The self-regulating system works very reliably, thanks to the extraordinarily complex mathematical algorithms that it’s based on.
These open-source blockchain algorithms, accessible by anyone, make the technology possible and simultaneously guarantee the security of the system. This means that hypothetically, anyone can try to hack the system, but despite this, no network hackers have succeeded in causing lasting damage. You would need more than half of the network’s computing capacity to hack the system, a feat that is close to impossible when one takes into consideration that the current network performance of blockchain is 50,000 times more than that of the world’s 500 fastest supercomputers combined.
The only situation in which one can “lose” their bitcoins is if the user lost their phone together with their bitcoin wallet (just as if they had lost their regular wallet with cash in it) and did not have a backup, or if they sent it to an unknown/mistaken bitcoin address (bitcoin transactions are irreversible!) or if, through some fault of the wallet provider an unauthorized person mistakenly got access to the private keys that are required to spend bitcoin from a given wallet (this is basically a virtual bank robbery). Despite a billion dollar incentive for successful hackers, the Bitcoin network itself has never been successfully hacked.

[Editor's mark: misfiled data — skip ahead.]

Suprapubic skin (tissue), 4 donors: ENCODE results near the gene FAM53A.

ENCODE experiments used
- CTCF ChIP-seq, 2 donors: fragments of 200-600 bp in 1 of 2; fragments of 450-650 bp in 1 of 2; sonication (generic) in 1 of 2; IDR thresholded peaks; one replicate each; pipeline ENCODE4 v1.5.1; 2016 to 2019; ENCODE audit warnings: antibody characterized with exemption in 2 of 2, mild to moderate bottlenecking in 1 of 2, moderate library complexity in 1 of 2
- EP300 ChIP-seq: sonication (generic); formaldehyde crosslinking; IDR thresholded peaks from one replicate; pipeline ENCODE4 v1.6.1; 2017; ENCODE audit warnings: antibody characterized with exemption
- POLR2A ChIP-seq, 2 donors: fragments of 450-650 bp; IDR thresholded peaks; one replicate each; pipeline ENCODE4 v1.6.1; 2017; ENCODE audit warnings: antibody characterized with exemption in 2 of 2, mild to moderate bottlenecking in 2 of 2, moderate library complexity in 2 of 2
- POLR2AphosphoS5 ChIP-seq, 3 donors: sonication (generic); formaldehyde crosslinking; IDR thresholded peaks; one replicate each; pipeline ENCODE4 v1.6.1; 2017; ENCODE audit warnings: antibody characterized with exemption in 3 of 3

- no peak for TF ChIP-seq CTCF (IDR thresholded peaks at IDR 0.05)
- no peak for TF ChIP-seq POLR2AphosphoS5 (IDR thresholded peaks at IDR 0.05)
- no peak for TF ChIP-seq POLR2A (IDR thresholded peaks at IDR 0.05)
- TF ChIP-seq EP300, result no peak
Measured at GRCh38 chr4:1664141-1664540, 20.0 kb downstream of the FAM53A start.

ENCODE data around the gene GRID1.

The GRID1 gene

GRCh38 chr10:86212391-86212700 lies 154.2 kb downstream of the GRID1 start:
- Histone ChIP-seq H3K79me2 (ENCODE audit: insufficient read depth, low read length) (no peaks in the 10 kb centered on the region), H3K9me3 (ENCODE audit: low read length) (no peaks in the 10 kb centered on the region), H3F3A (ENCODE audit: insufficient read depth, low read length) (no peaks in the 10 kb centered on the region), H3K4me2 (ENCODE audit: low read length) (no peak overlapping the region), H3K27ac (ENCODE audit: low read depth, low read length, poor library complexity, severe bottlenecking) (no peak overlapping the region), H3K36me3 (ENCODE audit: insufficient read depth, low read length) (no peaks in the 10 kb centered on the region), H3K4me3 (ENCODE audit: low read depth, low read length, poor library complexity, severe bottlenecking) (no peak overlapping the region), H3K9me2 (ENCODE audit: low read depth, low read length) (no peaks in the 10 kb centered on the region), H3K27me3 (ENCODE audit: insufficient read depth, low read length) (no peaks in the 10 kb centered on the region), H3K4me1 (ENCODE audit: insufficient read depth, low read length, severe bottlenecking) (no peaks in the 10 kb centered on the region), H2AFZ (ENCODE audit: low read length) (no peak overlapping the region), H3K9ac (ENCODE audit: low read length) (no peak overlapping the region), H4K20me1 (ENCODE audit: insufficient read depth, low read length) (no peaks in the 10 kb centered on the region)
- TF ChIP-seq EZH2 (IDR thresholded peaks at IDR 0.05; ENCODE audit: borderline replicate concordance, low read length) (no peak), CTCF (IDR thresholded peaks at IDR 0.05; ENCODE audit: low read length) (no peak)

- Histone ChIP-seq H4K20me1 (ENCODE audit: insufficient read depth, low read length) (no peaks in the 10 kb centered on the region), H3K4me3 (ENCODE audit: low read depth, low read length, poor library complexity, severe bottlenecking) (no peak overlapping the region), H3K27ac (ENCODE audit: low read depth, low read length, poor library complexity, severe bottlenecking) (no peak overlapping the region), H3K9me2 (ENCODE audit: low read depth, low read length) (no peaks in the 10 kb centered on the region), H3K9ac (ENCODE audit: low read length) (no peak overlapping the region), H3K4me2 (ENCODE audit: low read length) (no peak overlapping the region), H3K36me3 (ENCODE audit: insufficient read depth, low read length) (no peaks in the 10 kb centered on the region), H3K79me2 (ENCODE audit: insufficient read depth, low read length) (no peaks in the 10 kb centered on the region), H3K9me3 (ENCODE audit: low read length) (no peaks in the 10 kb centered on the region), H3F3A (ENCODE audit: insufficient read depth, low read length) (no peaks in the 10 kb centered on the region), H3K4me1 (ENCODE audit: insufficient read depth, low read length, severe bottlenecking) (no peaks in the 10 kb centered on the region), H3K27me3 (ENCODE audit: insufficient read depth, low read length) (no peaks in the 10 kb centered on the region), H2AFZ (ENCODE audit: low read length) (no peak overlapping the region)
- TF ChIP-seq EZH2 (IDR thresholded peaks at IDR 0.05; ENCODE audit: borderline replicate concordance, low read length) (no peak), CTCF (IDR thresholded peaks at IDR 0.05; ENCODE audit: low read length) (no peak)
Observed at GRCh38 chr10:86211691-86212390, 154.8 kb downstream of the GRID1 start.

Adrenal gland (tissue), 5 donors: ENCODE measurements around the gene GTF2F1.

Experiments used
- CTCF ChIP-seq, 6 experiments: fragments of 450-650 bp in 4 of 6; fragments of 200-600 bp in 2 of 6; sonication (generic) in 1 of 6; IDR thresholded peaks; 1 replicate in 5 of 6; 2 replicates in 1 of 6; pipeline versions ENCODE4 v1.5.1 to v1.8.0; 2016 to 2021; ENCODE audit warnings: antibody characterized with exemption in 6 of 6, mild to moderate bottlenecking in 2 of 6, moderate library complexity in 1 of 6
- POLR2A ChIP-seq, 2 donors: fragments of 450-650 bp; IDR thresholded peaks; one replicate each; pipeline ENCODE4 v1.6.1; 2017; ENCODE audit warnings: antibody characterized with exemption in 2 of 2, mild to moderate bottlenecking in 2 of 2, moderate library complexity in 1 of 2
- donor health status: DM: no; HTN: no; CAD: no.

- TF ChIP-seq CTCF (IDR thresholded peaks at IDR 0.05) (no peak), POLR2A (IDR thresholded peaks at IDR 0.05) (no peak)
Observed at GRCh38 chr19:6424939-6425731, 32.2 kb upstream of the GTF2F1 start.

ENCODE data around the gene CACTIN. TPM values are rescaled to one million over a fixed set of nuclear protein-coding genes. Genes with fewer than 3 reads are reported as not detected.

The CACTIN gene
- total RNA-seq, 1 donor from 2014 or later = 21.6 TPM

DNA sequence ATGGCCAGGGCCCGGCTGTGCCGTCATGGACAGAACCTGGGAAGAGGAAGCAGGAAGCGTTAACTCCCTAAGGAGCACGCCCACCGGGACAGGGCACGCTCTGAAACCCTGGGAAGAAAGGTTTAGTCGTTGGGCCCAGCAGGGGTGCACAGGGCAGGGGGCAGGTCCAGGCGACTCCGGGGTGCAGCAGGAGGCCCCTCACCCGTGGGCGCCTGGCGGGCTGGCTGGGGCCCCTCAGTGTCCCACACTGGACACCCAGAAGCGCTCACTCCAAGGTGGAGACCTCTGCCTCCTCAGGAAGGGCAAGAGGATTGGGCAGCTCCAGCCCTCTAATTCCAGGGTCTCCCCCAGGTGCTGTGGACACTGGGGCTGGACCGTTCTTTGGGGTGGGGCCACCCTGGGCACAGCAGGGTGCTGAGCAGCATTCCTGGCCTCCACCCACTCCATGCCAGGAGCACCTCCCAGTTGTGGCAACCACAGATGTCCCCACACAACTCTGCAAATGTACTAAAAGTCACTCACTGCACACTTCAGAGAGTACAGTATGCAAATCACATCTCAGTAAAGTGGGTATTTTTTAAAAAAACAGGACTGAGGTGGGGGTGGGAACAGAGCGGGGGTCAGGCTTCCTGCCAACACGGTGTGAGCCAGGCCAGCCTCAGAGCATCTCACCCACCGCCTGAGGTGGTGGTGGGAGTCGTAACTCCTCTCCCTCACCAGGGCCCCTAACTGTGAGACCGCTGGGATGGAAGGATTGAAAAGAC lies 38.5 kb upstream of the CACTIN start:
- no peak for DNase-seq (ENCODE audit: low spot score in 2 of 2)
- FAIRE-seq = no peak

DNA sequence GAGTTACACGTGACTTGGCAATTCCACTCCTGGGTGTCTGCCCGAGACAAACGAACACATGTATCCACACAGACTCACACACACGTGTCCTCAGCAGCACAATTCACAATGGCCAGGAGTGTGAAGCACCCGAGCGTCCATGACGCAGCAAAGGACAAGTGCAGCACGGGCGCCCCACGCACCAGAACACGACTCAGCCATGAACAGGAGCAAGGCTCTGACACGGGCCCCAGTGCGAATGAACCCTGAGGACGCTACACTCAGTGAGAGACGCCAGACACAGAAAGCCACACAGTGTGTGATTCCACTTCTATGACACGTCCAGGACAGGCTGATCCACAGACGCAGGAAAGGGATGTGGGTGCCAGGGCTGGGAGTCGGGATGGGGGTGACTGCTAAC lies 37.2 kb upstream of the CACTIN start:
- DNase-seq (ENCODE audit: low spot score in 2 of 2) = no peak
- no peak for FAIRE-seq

In light of this, it’s important to note, that while bitcoin gives you the opportunity to take control of your money into your own hands, it’s your responsibility to safely store the private keys that are needed to spend your bitcoin.
The number of bitcoins in circulation is another important factor that strengthens the stability of the system’s monetary politics. There is an upper limit of 21 million coins programmed into the system, and there will never be more bitcoins than this. Growing demand and limited supply guarantees the continued value of the digital currency. One doesn’t have to fear, however, that bitcoins will one day “run out,” as the growing value of bitcoins in the system, and their divisibility, compensates for their limited amount (the smallest unit of the currency, a ‘satoshi,’ equals one hundred-millionth of a Bitcoin). The system will probably reach the maximum amount by 2140. The system has a pre-programmed fixed release schedule -- currently 12,5 bitcoins are released every ten minutes. Every four years this rate is halved, the next such reduction will take place in 2020, when only 6,25 bitcoins will be released every 10 minutes. You can check all sorts of statistics about releases here, including how many bitcoins are currently in circulation, or when you can expect the next 50% reduction in releases.